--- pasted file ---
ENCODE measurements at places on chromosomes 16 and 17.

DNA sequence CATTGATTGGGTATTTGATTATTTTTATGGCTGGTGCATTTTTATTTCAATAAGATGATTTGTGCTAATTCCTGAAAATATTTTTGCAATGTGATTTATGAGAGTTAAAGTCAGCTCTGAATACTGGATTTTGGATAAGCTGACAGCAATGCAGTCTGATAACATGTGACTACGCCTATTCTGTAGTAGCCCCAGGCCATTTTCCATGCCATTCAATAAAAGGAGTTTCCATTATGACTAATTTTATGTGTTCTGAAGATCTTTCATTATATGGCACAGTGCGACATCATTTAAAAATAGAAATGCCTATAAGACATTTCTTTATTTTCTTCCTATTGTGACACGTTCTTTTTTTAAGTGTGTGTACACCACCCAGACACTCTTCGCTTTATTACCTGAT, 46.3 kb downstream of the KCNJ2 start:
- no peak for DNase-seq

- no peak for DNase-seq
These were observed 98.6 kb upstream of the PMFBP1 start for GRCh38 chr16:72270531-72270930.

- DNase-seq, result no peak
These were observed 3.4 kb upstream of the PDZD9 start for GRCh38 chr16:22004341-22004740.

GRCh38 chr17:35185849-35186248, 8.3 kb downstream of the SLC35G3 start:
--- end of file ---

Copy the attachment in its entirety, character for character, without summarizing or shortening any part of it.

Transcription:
ENCODE measurements at places on chromosomes 16 and 17.

DNA sequence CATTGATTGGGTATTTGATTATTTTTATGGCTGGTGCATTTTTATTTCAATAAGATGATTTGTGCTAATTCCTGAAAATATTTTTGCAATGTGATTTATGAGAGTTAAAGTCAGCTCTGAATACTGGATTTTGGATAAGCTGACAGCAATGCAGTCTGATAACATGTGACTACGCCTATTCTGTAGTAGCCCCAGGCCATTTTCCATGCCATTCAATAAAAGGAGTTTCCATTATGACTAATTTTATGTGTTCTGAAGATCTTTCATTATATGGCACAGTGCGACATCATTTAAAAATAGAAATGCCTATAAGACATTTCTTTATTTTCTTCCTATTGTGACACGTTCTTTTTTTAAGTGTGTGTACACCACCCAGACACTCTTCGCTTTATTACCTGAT, 46.3 kb downstream of the KCNJ2 start:
- no peak for DNase-seq

- no peak for DNase-seq
These were observed 98.6 kb upstream of the PMFBP1 start for GRCh38 chr16:72270531-72270930.

- DNase-seq, result no peak
These were observed 3.4 kb upstream of the PDZD9 start for GRCh38 chr16:22004341-22004740.

GRCh38 chr17:35185849-35186248, 8.3 kb downstream of the SLC35G3 start: